My Smile

1 Jan

Grandpas hold our tiny hands for just a little while but our hearts forever. – Author Unknown

Today is the start of a brand new year. It’s also my papa’s 84th birthday.  When I think about my papa, I think about him babysitting for me when I was only two or three years old.  A little girl with endless energy, I used to drag all my baby dolls and stuffed animals from the living room couch to the entrance-way bay windows and back again. When Mama got home, he’d tell her he was exhausted after watching me run around aimlessly (although I had a very clear purpose in mind). Even though he passed away when I was only five years old, in many ways, I still feel like he is watching over me, each and every day.

my papa, my smile

Papa was a sturdy man; at six feet, one inch, he towered over my little-girl world.  His baldhead made me laugh: why didn’t he have any hair up there? He had strong hands, always reaching down to pick me up.  Like most men, he had “his chair” in the living room.  I loved to join him, jumping onto his lap as though that was where I belonged.  He always made me feel safe as if I had nothing to fear.  Despite these masculine features, it was his warm smile that drew people towards him.  I’ve always believed that your smile is a reflection of your heart, and this statement is surely proven true with Papa, for both his smile and his heart were loving and genuine.  If a stranger were to see Papa’s cheerful face, it’d be hard not to smile back.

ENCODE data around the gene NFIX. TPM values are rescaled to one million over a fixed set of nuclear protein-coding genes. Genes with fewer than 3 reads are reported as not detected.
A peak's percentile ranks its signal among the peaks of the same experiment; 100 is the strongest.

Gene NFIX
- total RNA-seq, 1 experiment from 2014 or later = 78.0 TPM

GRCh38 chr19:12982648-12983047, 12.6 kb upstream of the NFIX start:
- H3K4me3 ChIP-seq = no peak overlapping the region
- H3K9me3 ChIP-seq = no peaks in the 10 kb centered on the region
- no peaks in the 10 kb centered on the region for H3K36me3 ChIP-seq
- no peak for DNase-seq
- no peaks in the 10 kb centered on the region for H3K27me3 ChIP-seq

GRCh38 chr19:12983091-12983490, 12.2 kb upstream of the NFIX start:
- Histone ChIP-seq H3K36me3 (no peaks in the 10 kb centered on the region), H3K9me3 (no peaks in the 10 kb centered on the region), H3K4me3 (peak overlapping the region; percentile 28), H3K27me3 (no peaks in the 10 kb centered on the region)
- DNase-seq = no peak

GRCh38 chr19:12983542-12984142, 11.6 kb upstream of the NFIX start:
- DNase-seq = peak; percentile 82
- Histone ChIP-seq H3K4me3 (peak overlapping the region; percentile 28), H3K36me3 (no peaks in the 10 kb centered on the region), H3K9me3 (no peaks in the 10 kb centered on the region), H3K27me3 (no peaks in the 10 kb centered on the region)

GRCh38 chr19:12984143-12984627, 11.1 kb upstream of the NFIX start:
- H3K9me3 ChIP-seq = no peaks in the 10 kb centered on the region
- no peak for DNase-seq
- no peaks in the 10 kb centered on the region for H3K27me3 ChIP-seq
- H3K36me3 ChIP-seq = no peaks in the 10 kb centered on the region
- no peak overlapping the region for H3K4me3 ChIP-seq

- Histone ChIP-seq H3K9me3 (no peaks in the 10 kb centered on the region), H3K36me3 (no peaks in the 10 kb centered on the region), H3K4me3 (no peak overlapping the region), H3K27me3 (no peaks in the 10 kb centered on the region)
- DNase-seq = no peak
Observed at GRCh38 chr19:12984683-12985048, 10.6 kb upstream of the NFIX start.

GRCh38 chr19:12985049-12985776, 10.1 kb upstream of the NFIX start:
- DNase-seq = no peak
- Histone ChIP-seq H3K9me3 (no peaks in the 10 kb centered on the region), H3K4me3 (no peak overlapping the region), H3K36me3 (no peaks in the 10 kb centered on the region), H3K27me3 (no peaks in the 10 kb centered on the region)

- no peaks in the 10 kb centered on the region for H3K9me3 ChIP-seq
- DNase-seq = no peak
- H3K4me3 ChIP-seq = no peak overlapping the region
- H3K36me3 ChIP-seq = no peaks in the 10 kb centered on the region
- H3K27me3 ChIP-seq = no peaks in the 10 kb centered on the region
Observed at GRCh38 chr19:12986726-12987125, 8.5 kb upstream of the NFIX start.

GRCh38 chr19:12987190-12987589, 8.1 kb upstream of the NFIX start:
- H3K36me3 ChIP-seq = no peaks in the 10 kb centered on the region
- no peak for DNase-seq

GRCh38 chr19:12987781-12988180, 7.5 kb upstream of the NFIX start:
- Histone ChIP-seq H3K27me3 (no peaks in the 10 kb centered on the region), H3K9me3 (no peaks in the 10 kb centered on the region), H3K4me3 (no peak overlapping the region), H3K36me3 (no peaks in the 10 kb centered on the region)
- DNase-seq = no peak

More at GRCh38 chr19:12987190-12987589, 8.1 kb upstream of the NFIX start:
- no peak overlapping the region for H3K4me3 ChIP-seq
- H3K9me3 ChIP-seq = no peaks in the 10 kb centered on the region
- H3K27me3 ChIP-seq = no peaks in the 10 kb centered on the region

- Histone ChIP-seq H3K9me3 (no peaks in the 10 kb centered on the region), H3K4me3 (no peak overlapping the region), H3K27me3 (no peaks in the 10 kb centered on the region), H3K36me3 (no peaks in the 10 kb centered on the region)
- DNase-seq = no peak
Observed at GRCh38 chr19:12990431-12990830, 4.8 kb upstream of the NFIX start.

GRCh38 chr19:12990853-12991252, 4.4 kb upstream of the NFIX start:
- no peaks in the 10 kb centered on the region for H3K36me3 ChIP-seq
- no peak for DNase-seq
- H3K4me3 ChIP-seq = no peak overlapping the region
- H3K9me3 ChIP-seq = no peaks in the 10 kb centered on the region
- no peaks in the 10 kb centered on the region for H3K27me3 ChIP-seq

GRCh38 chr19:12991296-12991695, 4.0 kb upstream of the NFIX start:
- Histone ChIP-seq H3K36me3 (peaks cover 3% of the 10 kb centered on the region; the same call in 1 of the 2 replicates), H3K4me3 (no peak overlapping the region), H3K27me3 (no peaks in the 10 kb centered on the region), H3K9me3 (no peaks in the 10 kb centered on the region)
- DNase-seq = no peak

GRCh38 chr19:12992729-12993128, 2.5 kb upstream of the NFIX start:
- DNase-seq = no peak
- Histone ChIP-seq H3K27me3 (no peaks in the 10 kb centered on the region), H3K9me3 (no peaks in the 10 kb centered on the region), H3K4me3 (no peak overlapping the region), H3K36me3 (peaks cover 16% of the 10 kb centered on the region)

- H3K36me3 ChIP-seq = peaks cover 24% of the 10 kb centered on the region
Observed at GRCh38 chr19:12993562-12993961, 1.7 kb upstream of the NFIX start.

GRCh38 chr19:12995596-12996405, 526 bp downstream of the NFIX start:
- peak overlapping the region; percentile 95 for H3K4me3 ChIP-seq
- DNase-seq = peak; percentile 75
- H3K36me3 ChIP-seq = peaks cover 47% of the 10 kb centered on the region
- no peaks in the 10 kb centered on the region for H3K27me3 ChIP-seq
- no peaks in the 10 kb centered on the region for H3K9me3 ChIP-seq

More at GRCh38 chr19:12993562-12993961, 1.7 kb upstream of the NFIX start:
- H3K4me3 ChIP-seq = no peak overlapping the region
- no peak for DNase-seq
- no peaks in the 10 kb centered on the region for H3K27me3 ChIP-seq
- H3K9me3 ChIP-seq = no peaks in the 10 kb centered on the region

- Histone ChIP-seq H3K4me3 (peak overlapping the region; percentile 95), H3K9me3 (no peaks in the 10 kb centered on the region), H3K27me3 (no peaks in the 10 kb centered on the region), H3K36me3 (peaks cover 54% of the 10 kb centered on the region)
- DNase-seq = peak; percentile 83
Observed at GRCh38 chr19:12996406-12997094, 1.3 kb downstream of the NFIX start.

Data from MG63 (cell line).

Before I was born, Papa had serious health problems: a stroke, which left his left arm almost useless, and a heart attack.   Soon after my fifth birthday, the doctors diagnosed him with lung cancer.  Visiting him in the hospital scared me immensely.  The room seemed so unpleasant, so ominous.  Rather than hugging him as I normally would, I walked over to a window and stared at the ground below.  How confused I must have been! Who was this man? Where was my papa?  Why was he in this strange, gloomy room? Why wasn’t he in “his chair”?  He didn’t look like Papa anymore: so many tubes and machines attached to him kept my five-year-old eyes from recognizing him.   I couldn’t jump onto his lap anymore; my safety, my protection, was gone.

My younger brother didn’t see him like I did. Colin walked in the hospital room exclaiming, “There’s my papa!” To him, Papa hadn’t changed; he was the same man he had always been. Colin didn’t hesitate to scramble up onto that uninviting hospital bed; he graciously helped my papa eat his dinner.  After seeing Colin’s reaction, I opened up.  Eventually, I saw the papa who I knew.

Looking back, I realize that my own perception often changes the way I see the world around me.  On the outside, Papa was different: he was surrounded by machines in an unfamiliar room; he didn’t seem so safe anymore; he couldn’t reach down and lift me to the sky like usual; his body seemed weak, as though a heavy burden had been laid upon him. But on the inside, he was the same.  Even though his body was failing him, he wasn’t losing faith.  He still had the same heart, one that shined through even in his most hopeless moments.  He was always – and still is – my smile.

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